A Case for Early Education: The Sex Talk
One of the most dreaded moments for many parents is when they or their child bring up the birds and the bees - the intertwined but distinct questions of “where do babies come from?” and “what is sex?”
Every family is different and my intention is not to preach, merely to share what was for me a very important moment with my father. To present another possibility: that the sex talk doesn’t have to be awkward, and that it can be just another moment of discovery.
I asked him around the age of 4 or 5 about sex and my dad, being a very left-brained engineer, responded in a way that has shaped my feelings toward sex and my relationships forever: he pulled out a book and just told me, step by step.
We flipped through the pages, pictures explaining biologically yet simply the process of reproduction.
It all made a lot of sense to me at the time.
And he didn’t over sterilize it either: he explained that sex can be for baby-making and for pleasure, that it could be with one partner or many, and that it was something for adults. He didn’t go into grotesque detail either, but painted a very reasonable portrait.
After an hour or two, I got the gist of it and scampered off to do something else. I wasn’t dizzied by the information really, because it wasn’t like this big built up secret that I had to wonder about. It was as if my dad had explained how clouds work or why employees go to their offices.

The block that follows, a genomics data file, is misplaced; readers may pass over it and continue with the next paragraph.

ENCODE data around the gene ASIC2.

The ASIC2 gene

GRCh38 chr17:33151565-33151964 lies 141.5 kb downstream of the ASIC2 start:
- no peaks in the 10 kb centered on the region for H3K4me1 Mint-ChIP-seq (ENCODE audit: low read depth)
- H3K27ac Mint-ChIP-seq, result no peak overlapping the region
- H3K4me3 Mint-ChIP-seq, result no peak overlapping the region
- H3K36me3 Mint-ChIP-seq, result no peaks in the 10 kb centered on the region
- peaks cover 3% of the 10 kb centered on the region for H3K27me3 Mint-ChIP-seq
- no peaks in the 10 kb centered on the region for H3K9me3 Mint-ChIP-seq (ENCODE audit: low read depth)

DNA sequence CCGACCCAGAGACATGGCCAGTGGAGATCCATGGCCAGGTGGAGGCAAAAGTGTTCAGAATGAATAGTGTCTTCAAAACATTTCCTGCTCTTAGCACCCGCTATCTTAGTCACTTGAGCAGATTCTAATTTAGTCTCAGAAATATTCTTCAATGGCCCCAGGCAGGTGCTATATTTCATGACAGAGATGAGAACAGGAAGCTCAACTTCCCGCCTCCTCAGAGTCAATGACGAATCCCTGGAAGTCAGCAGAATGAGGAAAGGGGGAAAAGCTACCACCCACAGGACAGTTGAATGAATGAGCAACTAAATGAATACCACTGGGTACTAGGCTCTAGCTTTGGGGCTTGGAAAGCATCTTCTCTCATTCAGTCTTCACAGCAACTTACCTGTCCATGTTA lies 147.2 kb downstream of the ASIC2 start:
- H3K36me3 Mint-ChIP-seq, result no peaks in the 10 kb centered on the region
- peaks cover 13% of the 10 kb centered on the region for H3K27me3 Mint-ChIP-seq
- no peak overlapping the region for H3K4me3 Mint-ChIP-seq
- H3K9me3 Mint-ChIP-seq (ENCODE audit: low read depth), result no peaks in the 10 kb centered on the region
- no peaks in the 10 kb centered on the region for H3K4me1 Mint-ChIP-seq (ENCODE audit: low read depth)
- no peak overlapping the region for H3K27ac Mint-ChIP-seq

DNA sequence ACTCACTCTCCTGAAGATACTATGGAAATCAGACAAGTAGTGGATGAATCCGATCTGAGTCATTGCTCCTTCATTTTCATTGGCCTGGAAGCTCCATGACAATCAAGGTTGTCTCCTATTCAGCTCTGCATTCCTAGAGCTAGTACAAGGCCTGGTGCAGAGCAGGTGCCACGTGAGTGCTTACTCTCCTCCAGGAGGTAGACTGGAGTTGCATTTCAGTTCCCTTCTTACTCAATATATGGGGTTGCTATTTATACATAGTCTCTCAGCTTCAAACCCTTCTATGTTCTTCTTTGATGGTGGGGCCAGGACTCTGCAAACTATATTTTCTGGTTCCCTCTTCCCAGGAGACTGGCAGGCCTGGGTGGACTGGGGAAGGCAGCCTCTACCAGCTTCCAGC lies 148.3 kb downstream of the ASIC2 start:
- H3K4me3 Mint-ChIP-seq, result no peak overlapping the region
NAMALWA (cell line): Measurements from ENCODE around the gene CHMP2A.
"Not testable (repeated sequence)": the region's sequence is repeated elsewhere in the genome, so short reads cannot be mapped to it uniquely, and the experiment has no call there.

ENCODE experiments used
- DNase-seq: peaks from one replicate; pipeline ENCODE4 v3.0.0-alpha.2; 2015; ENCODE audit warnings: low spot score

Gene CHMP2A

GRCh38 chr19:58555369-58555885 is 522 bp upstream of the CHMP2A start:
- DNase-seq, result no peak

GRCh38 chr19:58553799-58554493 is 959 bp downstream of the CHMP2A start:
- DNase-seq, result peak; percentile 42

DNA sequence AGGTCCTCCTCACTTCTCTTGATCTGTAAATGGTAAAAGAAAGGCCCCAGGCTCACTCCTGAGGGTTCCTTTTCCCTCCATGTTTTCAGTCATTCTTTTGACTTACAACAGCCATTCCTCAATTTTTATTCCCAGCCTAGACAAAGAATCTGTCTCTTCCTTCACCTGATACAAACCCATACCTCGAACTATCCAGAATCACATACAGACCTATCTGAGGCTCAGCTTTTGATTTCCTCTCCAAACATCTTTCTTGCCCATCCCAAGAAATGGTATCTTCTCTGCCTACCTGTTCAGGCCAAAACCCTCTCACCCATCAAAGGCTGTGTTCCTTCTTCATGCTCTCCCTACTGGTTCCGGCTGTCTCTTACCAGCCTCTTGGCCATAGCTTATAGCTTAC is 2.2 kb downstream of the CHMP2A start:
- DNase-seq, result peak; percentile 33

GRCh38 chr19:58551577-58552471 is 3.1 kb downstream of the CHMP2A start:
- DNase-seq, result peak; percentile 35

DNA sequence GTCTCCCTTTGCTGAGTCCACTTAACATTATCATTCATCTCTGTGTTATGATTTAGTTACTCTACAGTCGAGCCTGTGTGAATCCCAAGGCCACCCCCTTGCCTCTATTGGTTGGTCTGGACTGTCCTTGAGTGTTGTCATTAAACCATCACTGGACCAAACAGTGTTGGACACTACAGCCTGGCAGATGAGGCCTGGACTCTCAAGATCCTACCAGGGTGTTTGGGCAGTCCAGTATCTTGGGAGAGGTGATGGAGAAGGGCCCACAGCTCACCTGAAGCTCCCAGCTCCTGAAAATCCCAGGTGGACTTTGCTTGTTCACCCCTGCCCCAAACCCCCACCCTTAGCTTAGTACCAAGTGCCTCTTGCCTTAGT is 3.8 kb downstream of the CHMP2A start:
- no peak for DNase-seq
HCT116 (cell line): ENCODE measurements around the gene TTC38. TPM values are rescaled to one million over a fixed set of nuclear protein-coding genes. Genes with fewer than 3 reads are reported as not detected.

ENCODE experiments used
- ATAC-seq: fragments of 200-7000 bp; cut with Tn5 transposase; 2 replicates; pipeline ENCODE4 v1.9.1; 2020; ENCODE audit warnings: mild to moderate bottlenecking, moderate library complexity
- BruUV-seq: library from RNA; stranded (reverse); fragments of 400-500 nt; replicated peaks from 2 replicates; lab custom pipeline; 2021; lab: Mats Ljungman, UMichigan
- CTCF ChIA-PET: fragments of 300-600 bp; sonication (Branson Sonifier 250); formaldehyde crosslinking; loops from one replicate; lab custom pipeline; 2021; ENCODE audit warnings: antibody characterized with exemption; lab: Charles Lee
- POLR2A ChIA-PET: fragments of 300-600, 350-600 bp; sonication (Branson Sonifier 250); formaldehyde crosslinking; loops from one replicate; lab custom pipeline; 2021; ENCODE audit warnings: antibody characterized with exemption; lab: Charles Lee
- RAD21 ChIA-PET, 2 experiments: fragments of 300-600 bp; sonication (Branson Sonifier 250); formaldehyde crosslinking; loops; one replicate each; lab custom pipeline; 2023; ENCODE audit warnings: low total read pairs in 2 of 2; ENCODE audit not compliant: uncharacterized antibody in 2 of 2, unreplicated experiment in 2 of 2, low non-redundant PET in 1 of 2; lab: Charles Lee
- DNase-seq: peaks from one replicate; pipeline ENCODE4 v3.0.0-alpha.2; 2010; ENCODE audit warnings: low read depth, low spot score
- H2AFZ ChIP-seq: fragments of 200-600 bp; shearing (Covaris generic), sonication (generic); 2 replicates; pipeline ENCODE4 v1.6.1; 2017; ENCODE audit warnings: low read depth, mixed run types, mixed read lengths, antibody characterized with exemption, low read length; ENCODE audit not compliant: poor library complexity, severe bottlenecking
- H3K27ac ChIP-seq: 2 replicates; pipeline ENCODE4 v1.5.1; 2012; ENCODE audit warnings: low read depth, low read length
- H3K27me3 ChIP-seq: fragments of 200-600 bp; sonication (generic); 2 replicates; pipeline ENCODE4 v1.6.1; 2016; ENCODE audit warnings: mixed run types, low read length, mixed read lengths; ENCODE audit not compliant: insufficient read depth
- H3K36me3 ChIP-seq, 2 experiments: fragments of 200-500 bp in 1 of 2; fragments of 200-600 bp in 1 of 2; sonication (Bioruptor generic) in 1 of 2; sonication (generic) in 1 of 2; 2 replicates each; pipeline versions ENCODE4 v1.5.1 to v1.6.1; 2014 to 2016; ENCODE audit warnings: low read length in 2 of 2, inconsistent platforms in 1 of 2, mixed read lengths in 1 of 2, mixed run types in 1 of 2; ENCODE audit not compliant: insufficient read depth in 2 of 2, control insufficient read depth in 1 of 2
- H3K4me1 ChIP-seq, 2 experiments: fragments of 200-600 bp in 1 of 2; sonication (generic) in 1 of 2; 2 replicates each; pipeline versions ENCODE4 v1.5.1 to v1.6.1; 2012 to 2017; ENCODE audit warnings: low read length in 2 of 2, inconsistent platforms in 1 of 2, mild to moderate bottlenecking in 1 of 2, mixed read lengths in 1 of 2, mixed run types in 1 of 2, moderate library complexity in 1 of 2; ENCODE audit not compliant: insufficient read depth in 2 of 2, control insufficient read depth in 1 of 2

So my question about sex for us was just another in the almost never ending slew of questions that five year olds ask their parents.
Looking back, it was so nice just always knowing and not having to piece it together on the playground, or finally in middle school health class where the information is patchy and you are already feeling sexual.
Perhaps more importantly, my dad continued to have progressively more mature or detailed conversations with me as I got older, especially when I went through puberty. And instead of telling me NOT to have sex at twelve, he explained to me all the reasons why it would be better to wait. And I waited. No resentment involved.
Like I said, I totally understand that people have a wide range of beliefs and approaches to exposing their children to sex. So I’m not saying that how or what my dad told me is the objective best; I communicating that it worked for us, and that I’m glad I heard about something that is such a big part of life from him.
In my opinion, your kid should hear about sex from you before they hear about it from somebody else - you are the one who can make sure she knows how to make good choices based on true information.